Raw Data: A Lost Decade for Workers

Here's a chart showing how much health insurance cost in 2000 vs. 2010:

To summarize: for singles, the employer share of health insurance has gone up from about $2,000 to about $4,000. That's a $2,000 increase. For family policies, the employer share has gone up from about $5,000 to $10,000. That's a $5,000 increase.

If you figure that policies are split about 60-40 in favor of family policies, that's an average increase per worker of around $4,000. Adjusted for inflation, that's about $3,000 in extra benefits that we're getting in our pay packets.

Data for cash income is only available through 2008, but it's certainly gone down since then, which means that average real cash earnings during the past decade have probably gone down from $39,000 to about $37,000 or so. Add back in the value of the healthcare premiums we get, and average income has gone up from $39,000 to $40,000. This is all back-of-the-envelope stuff, but it's close enough to get a pretty good idea of how much average income has gone up over the past decade. Answer: a whopping 0.2% per year.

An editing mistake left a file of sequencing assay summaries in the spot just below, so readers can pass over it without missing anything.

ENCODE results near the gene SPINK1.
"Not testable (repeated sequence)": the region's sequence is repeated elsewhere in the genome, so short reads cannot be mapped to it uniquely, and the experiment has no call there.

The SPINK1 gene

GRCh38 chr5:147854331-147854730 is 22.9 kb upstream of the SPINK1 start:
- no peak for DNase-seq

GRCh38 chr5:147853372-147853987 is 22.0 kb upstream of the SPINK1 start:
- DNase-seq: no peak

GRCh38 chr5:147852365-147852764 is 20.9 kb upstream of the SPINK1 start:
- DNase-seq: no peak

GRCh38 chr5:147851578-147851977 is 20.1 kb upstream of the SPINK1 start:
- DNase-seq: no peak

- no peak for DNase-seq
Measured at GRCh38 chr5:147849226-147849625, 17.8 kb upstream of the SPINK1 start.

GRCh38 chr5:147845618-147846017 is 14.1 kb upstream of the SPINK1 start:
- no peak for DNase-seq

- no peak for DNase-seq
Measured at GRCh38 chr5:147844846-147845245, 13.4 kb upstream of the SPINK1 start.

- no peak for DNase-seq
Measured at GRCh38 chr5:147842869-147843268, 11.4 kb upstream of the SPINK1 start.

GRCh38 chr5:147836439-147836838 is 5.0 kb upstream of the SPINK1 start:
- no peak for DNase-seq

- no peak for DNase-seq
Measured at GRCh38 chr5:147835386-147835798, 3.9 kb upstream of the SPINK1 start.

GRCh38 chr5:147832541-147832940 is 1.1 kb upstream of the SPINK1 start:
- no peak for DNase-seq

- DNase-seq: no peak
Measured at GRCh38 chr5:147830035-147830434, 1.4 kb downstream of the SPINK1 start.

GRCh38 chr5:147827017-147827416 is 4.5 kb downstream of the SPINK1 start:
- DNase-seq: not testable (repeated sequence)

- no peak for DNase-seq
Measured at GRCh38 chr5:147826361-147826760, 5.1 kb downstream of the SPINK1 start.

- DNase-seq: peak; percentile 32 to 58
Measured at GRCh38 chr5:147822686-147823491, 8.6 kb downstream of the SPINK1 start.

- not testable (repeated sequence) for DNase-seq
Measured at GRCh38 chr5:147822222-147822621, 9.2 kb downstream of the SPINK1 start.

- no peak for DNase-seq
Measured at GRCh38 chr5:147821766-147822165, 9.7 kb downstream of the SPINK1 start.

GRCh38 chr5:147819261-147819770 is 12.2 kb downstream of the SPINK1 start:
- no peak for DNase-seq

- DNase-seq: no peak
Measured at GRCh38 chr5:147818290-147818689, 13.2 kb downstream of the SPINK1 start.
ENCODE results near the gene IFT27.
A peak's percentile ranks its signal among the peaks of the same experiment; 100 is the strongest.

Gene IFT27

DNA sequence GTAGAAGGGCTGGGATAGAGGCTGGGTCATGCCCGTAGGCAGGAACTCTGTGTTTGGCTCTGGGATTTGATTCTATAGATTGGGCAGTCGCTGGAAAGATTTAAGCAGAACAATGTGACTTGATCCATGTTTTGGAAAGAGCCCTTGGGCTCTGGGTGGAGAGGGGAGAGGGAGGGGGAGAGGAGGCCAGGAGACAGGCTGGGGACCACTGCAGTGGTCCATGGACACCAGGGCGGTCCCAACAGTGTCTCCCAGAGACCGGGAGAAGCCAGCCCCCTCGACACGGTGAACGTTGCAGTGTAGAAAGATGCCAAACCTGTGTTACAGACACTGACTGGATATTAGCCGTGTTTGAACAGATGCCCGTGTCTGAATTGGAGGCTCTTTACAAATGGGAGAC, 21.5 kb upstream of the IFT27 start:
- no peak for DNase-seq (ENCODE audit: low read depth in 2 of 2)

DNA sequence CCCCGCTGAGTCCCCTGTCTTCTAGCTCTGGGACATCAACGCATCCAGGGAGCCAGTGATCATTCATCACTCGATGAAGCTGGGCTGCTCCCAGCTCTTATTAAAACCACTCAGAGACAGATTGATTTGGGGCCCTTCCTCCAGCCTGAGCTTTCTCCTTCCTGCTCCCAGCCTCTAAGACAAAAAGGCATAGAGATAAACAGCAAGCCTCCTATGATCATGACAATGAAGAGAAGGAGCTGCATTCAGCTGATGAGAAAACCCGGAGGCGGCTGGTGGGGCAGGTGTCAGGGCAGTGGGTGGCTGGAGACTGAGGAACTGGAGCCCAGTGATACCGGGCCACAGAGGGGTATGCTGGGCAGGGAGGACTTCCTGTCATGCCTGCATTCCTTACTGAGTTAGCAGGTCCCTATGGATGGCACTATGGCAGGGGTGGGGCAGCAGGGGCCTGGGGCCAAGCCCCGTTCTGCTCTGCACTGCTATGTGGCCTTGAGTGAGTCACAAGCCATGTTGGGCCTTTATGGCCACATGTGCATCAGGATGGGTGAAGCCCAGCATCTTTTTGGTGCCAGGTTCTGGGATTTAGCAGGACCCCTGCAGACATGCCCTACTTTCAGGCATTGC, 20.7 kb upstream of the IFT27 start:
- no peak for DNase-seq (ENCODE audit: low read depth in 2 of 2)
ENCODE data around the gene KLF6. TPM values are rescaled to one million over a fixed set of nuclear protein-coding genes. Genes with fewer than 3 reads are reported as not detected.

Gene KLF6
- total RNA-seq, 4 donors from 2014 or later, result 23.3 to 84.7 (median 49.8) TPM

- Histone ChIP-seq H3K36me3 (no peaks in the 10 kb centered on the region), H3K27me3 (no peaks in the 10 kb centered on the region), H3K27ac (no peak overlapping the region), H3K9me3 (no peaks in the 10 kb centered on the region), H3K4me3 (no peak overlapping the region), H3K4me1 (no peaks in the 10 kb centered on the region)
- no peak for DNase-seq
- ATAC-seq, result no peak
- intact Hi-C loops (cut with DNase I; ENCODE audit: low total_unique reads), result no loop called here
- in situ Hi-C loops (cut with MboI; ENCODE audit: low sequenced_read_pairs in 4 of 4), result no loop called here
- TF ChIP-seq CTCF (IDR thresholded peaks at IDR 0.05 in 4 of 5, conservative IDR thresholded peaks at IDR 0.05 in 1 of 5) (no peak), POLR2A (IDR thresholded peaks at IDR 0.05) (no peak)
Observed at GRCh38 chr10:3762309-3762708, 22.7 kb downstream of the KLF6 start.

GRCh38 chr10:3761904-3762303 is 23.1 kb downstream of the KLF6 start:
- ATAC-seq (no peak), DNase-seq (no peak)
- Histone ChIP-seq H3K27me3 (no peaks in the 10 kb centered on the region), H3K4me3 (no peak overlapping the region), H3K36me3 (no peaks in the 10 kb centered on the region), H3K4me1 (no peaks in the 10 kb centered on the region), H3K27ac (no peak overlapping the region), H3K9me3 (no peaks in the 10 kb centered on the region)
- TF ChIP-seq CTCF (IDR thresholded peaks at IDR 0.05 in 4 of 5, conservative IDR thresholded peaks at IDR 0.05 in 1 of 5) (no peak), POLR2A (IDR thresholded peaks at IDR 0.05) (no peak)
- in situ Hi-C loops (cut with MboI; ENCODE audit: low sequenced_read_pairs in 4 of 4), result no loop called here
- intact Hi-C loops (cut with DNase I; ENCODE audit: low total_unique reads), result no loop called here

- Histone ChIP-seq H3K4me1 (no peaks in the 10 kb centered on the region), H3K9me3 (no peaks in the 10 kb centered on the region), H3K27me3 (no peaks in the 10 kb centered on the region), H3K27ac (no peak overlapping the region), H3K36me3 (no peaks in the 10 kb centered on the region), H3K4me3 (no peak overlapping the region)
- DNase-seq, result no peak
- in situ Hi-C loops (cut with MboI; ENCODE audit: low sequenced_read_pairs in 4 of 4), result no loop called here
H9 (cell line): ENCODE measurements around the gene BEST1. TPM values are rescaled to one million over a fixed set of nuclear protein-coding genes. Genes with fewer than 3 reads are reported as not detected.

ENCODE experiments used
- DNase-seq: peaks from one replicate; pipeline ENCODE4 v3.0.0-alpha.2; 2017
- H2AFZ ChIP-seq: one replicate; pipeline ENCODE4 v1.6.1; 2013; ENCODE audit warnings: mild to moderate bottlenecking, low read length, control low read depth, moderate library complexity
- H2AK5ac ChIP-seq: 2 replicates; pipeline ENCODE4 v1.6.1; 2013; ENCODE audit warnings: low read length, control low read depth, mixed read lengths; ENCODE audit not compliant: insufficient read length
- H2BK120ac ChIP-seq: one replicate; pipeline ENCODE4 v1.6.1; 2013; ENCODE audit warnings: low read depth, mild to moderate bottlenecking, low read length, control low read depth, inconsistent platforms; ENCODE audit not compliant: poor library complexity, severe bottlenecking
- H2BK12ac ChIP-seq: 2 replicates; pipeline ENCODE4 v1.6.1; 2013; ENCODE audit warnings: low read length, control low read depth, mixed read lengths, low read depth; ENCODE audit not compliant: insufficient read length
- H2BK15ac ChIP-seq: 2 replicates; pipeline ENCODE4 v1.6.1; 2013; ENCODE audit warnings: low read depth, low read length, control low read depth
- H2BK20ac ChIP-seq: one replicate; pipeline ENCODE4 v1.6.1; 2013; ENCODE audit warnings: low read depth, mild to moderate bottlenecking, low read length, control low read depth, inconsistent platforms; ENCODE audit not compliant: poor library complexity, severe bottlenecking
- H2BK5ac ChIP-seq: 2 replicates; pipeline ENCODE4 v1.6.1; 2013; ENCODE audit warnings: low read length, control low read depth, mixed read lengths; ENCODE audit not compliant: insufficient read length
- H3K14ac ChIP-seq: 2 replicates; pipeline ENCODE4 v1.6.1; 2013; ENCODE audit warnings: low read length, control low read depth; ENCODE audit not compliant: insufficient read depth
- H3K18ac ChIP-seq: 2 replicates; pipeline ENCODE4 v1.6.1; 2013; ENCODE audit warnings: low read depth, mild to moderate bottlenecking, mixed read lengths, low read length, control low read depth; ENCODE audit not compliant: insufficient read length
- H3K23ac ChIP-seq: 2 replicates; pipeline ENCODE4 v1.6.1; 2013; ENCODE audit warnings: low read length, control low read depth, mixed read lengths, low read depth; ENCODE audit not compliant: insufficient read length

I won't bore you with a comparison to the increase for the super rich. You'd just get depressed.

UPDATE: Aaron Carroll says things are even worse than I suggest here. If you look at trends in benefit levels, copays, deductibles, and premium costs, the non-healthcare portion of worker income may have actually declined over the past decade. Are we all getting better healthcare for all this extra money? Maybe. But it's no surprise that families are feeling squeezed by this.